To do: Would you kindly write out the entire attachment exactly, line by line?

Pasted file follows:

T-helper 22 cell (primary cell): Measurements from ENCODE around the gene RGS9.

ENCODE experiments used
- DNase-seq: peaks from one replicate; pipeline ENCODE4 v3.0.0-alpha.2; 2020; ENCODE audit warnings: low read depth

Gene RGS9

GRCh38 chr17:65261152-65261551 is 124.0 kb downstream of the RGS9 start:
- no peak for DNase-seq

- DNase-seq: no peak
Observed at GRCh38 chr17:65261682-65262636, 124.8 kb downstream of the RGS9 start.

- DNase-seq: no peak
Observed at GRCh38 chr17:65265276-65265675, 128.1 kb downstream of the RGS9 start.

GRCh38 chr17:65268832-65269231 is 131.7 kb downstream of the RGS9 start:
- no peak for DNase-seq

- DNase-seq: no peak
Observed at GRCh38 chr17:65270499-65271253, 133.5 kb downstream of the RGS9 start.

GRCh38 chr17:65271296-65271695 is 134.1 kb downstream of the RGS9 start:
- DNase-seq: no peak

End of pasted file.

T-helper 22 cell (primary cell): Measurements from ENCODE around the gene RGS9.

ENCODE experiments used
- DNase-seq: peaks from one replicate; pipeline ENCODE4 v3.0.0-alpha.2; 2020; ENCODE audit warnings: low read depth

Gene RGS9

GRCh38 chr17:65261152-65261551 is 124.0 kb downstream of the RGS9 start:
- no peak for DNase-seq

- DNase-seq: no peak
Observed at GRCh38 chr17:65261682-65262636, 124.8 kb downstream of the RGS9 start.

- DNase-seq: no peak
Observed at GRCh38 chr17:65265276-65265675, 128.1 kb downstream of the RGS9 start.

GRCh38 chr17:65268832-65269231 is 131.7 kb downstream of the RGS9 start:
- no peak for DNase-seq

- DNase-seq: no peak
Observed at GRCh38 chr17:65270499-65271253, 133.5 kb downstream of the RGS9 start.

GRCh38 chr17:65271296-65271695 is 134.1 kb downstream of the RGS9 start:
- DNase-seq: no peak